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THE ART OF NOTEMAKING
Making Tips from the Experts Understand your Learning Style. Question Why You Are Taking Notes. Don’t Record Every Single Comment. Link your Notes to Your Syllabus. Use Technology to Your Advantage. Review Your Notes Regularly. Include Visuals such as Mind Maps. Get Insight from Your Classmates. Don’t Write Notes Mindlessly. Try Not To Get Frustrated.
5 Interesting Facts about Semi-trucks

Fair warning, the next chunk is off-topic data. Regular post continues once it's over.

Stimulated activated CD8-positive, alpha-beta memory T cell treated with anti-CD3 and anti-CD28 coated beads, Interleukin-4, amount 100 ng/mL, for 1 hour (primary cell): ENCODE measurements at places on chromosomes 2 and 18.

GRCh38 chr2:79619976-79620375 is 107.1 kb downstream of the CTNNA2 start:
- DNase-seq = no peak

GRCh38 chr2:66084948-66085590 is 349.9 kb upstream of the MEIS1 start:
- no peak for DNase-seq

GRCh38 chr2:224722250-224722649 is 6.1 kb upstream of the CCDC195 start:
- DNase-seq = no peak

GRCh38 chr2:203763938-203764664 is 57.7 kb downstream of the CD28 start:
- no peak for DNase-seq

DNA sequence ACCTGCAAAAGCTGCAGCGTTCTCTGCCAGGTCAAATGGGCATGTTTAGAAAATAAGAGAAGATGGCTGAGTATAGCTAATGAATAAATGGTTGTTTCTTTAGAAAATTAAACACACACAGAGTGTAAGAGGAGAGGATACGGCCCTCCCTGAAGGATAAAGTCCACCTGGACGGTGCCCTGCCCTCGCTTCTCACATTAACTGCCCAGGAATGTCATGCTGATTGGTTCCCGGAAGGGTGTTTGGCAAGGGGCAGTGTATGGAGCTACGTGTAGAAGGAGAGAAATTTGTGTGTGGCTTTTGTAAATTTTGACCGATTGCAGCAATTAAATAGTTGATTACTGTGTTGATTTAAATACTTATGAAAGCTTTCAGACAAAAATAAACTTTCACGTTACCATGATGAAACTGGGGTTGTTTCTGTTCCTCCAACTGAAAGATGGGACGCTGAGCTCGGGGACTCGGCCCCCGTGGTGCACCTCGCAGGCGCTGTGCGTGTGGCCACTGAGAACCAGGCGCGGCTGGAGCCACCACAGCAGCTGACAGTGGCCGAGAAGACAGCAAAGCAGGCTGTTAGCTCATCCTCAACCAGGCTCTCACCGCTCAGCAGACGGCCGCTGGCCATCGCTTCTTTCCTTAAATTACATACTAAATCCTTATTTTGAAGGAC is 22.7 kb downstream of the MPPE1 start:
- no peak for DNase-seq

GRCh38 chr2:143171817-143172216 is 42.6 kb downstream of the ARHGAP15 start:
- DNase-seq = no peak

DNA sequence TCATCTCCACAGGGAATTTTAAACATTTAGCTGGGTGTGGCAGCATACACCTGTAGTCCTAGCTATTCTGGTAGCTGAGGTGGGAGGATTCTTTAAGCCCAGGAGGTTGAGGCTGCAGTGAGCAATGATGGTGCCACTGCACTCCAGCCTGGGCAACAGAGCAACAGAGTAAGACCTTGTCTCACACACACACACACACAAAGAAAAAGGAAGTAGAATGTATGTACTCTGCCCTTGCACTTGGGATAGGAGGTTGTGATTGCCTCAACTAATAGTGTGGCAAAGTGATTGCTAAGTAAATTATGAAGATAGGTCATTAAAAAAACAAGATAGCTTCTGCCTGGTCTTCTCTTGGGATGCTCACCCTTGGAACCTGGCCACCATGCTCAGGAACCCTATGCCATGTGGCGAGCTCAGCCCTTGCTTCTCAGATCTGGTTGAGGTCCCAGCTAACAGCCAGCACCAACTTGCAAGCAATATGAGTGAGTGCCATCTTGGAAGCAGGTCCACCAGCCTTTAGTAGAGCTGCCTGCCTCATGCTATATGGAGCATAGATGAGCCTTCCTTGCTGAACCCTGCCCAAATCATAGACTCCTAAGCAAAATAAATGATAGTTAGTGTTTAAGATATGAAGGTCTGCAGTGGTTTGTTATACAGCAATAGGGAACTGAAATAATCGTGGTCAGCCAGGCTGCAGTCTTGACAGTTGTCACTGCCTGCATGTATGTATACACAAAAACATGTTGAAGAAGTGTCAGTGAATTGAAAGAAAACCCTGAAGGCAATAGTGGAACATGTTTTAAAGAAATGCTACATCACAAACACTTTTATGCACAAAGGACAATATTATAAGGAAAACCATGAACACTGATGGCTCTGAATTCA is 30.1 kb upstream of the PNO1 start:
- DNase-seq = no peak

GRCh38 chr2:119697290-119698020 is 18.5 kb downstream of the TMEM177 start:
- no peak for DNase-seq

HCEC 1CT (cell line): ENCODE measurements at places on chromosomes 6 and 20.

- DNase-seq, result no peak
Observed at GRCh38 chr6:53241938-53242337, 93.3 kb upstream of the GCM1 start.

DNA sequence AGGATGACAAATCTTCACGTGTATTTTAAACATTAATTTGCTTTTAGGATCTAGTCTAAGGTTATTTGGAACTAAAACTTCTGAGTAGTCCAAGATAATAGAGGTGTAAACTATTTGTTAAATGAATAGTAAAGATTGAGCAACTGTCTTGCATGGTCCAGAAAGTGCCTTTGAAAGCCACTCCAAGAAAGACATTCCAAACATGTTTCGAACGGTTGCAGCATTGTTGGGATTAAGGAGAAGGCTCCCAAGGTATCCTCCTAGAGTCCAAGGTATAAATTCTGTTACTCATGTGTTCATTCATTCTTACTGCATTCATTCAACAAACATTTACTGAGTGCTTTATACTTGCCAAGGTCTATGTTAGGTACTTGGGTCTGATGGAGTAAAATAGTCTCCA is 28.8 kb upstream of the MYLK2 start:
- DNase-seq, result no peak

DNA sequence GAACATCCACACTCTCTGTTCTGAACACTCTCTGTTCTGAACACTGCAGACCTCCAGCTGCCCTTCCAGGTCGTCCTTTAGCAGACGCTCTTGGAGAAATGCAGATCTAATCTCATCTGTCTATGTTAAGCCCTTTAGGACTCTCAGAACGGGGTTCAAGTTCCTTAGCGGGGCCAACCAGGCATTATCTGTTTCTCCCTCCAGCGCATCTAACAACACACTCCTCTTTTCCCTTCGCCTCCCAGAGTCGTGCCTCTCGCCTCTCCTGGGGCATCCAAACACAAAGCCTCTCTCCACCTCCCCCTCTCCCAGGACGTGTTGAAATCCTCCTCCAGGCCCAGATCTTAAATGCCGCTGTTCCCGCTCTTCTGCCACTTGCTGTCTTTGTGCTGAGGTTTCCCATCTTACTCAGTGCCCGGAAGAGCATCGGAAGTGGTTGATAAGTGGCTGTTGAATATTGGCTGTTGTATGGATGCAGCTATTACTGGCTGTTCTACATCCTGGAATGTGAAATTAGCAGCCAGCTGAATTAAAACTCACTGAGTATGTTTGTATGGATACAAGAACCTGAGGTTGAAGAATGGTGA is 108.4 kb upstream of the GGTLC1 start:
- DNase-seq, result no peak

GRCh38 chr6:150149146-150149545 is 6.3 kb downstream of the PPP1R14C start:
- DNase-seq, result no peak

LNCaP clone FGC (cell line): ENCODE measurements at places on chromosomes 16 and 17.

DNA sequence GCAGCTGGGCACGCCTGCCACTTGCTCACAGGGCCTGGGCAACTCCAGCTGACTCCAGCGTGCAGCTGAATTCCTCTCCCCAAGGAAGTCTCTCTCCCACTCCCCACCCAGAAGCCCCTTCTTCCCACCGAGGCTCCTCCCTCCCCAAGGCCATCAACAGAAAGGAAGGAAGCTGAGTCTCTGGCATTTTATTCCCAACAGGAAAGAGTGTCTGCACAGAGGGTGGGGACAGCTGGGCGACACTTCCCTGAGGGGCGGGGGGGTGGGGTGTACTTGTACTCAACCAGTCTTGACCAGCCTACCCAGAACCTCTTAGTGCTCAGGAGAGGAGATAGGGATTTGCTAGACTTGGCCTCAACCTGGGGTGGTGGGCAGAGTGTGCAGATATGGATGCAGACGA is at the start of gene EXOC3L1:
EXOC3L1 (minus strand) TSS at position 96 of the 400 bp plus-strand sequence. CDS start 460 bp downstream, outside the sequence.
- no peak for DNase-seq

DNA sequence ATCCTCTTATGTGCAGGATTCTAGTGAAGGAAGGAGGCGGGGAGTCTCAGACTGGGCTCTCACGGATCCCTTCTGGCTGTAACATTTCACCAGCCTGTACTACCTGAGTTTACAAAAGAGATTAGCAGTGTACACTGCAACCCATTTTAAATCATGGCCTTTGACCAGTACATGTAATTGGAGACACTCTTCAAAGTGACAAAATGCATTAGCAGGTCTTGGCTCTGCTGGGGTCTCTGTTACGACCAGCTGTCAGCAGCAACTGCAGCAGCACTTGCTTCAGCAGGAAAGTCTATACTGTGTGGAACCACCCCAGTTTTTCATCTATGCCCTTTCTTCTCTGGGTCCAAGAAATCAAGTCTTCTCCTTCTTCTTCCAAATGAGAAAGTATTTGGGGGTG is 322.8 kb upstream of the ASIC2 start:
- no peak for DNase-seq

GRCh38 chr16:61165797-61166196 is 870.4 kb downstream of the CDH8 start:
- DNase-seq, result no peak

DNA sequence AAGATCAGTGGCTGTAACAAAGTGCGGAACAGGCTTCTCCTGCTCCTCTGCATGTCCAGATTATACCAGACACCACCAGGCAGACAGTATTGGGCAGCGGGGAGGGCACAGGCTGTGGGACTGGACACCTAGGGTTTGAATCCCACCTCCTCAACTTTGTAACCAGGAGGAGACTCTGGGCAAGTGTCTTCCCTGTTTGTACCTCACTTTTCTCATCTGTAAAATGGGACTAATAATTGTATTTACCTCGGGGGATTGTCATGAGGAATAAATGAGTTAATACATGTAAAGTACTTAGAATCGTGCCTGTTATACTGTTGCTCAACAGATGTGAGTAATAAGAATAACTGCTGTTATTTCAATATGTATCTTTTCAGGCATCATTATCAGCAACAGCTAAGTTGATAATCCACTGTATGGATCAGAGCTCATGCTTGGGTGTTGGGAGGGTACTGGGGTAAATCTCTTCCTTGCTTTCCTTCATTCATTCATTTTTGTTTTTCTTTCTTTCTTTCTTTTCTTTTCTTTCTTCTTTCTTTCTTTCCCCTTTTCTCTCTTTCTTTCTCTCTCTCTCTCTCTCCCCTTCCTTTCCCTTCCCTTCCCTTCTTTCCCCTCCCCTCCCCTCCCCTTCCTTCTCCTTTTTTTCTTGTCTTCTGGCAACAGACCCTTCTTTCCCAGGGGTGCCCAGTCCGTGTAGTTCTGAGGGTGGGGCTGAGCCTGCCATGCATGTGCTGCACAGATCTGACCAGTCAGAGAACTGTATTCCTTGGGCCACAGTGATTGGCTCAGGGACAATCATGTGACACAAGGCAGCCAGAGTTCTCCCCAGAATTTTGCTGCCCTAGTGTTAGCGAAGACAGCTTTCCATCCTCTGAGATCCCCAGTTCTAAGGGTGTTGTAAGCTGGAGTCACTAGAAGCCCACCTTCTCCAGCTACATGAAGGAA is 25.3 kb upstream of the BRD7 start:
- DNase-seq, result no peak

1. In Case You Didn’t Notice, Semi-trucks are Massive!Semi-trucks are 18-wheelers and weigh about 80,000 pounds or 40 tons; whereas, most cars only weight about 5,000 pounds. With the exception of the steer axle, each axle can handle up to 34,000 pounds of weight, which is the legal weight. They’re also quite long with an average length of 70 - 80 feet, and the standard height for a semi-truck is about 13 – 14 feet. 2. Semi-trucks Have So Many Gears! If you think driving a standard 5-gear car is challenging, try driving a semi-truck! Most of them have 10 forward gears and 2 reverse gears. Though these are the standard set of gears for most trucks, there are semi-trucks that have 9, 10, 13, 15, and 18 gears as well! In order for a truck driver to shift gears, they have to use the double-clutch technique. Driving a semi-truck is not a simple job!3. They are Surprisingly Quite Expensive too. A brand new cab for a semi-truck starts anywhere from $130,000 to $180,000. And that’s just for the cab. Buyers also need to purchase a trailer, which typically costs anywhere from $30,000 to $80,000. Not a small price tag at all. 4. Jack Knifing is The Number One Cause of Semi-Truck Accidents.Jack knifing is usually the result of a breaking accident, and what happens is the trailer usually swings out at a 90-degree angle and it then comes to a rest. It can hit the driver as well as other drivers along the way. There are many possible factors that can cause a semi-truck to jack knife. Things like road conditions, speed, weight of the load the truck might be carrying, and turning on a curved pass, can cause the truck to jack knife. It’s important to remember that semi-trucks also take a long time to break. 5. Semi-Trucks Can Be Linked to More Big Numbers. Here are some other big numbers with which semi-trucks are associated:2 Billion – is the approximate number of truck drivers in the United States. 140 Billion Miles – is the total annual driving length of all semi-trucks in the United States. 13 Billion Tons – this is the total weight of goods delivered throughout the U.S., which averages about 60,000 pounds per American. $255.5 Billion – is the approximate value of the 13 billion tons delivered by semi-trucks.Semi-trucks can easily be linked to big business and we often forget about how they are such an essential part of our lives. Truck drivers are not the only jobs that need to be filled. Explore the other career possibilities available in this booming industry.